Sia blossoms as an independent thinking throughout the story. She grows and learns to believe in herself and take chances safely. I also wish we could have seen more of her and Ray’s struggles to overcome her triggers during intimacy and Ray’s issues with this. I do feel like the dialogue is lacking a little in this series. The characters seem to argue over the same things repeatedly and then it just works out, without showing the steps and compromises it took to get there.

Hopefully this is something that will be rectified in the fourth book. It is the HEA of Rampage and Penny and I dearly hope it will be told from both of their perspective’s. According to the author’s facebook page this week, it will be due out in April 2017 and the title is listed as Fighting Attraction. Apparently Rampage is quite the scary Dom in his personal life. I will be ecstatic if it is finally the book to ramp up the edginess!

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xx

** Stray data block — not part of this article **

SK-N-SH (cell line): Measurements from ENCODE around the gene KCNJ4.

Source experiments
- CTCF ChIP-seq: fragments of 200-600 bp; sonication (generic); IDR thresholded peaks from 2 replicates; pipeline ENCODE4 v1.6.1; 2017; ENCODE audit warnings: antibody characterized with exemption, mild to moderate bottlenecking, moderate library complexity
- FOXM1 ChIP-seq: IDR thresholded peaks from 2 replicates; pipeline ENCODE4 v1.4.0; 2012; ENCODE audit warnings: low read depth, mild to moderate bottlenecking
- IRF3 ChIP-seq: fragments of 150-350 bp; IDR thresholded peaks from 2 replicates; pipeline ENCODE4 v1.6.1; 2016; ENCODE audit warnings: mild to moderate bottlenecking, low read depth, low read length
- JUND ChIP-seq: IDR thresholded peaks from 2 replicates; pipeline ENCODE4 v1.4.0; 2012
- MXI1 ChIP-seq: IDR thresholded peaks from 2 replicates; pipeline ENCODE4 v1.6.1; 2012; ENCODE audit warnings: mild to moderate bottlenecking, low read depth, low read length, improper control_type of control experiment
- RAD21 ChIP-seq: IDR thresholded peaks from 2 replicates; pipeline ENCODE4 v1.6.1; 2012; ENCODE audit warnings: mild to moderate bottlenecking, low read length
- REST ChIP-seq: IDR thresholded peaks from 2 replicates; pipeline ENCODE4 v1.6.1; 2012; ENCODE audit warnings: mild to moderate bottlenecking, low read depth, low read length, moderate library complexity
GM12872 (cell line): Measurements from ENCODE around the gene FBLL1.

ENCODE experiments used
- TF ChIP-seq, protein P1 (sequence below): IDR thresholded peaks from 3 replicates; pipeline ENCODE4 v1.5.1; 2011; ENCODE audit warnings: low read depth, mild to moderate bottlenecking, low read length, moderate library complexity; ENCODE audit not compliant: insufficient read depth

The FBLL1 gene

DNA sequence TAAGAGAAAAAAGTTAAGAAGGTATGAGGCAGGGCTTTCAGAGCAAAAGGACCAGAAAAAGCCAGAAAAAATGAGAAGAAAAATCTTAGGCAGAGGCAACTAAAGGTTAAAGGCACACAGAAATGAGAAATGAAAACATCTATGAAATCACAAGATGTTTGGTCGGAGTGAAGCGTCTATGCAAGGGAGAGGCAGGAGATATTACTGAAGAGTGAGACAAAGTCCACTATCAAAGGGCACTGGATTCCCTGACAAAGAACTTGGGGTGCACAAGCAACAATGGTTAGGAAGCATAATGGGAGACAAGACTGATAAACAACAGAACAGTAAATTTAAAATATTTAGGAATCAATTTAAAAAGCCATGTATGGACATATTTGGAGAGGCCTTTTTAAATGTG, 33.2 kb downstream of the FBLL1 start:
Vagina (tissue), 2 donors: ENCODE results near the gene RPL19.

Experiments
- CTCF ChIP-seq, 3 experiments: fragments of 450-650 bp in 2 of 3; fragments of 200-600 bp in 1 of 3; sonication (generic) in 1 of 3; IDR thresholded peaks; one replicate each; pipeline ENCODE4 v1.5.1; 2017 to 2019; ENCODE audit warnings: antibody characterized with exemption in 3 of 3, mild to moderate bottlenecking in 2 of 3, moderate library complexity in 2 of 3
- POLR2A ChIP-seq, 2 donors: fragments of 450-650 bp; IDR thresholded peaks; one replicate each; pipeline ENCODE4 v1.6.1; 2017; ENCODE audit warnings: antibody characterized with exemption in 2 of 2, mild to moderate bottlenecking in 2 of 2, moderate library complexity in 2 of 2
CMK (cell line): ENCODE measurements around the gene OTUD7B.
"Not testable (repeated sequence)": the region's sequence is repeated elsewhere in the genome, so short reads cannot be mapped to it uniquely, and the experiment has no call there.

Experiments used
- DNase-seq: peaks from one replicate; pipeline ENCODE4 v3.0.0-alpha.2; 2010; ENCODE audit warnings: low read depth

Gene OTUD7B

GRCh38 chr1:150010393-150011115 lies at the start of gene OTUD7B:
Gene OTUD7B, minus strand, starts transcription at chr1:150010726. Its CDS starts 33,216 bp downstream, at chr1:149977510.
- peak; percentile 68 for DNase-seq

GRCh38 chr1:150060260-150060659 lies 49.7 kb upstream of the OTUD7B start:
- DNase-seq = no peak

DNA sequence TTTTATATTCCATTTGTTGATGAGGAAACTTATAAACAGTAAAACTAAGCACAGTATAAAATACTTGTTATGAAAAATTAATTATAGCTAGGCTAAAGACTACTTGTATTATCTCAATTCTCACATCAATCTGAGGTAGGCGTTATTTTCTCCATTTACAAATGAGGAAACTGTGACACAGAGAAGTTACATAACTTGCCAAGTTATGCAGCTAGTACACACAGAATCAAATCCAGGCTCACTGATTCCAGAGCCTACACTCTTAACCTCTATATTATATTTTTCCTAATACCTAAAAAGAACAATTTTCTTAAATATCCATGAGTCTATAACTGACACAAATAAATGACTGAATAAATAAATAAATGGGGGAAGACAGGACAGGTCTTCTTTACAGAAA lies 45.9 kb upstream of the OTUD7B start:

Sordid by Nikki Sloane

Sordid is the newest dark romance that I have read and a surprisingly good addition to my library. The premise relies on the traditional older man overwhelms younger female virgin trope, but it is well-done, IMHO. The anti-hero protagonist is Luka, the eldest son of a Mafia Captain, and his very reluctant heir. Luka is brilliant and wants to go legit as a businessman, but can’t break out of the role he was born into.

sloane

** Warning: Moderate spoiler alert here in terms of a trigger warning.

Luka rapes the heroine, Addison. It happens at the beginning of the book, when they are both drunk at a frat party. He isn’t excessively violent (ie; no hitting or punching her, and he tries to protect her from his mafia connections afterwards) but at the end of the day she says no and he doesn’t stop. That is rape. It IS the darkest part of the book, but if that’s a trigger for you, don’t bother reading Sordid.